Common Medications Used for Drug & Alcohol Detox

Stopping drug or alcohol use can be an extremely unpleasant experience, which in and of itself can present early challenges to those starting down the road to recovery. In many such instances, a supervised medical detox can ease the transition into treatment by managing withdrawal as safely and comfortably as possible.

In this article, you will learn more about medical detox, medications used in drug and alcohol detox, post-detox treatment medications, and detox in Tampa.

What Is Medical Detox?

Medical detox is a set of interventions, including medications and medical supervision, designed to manage withdrawal and minimize the risk of potentially serious withdrawal complications as the body adjusts to an alcohol or drug-free state.1

When a person is dependent on a substance, their body becomes accustomed to having it and will go through withdrawal symptoms when they abruptly slow or stop using it.2 Medical detox and pharmaceutical withdrawal management can be especially important for people are dependent on opioids, alcohol, or benzodiazepines as these withdrawal syndromes may include incredibly uncomfortable symptoms and, in some cases, complications.1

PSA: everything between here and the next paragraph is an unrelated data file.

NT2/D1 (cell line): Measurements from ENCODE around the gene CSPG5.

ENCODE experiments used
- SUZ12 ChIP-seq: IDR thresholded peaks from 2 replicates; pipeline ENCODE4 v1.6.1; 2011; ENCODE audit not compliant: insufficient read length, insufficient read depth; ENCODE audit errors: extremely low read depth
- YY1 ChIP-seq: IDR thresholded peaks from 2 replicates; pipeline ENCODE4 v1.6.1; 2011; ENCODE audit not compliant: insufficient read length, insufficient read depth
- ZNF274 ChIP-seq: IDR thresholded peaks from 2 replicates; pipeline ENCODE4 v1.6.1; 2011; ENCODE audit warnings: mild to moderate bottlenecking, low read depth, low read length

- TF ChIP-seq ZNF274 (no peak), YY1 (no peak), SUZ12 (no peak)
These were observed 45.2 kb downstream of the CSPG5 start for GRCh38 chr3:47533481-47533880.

Medications Used in Drug and Alcohol Detox

Medications used in drug and alcohol detox are prescribed to help ease physical discomfort, reduce psychological distress, and prevent serious medical complications.1 The decision to use medications during detox is made on a case-by-case basis, in consideration of several factors, such as:1

  • The substances from which the person is detoxing.
  • The risk of severe withdrawal.
  • The person’s overall health, including concurrent medical issues.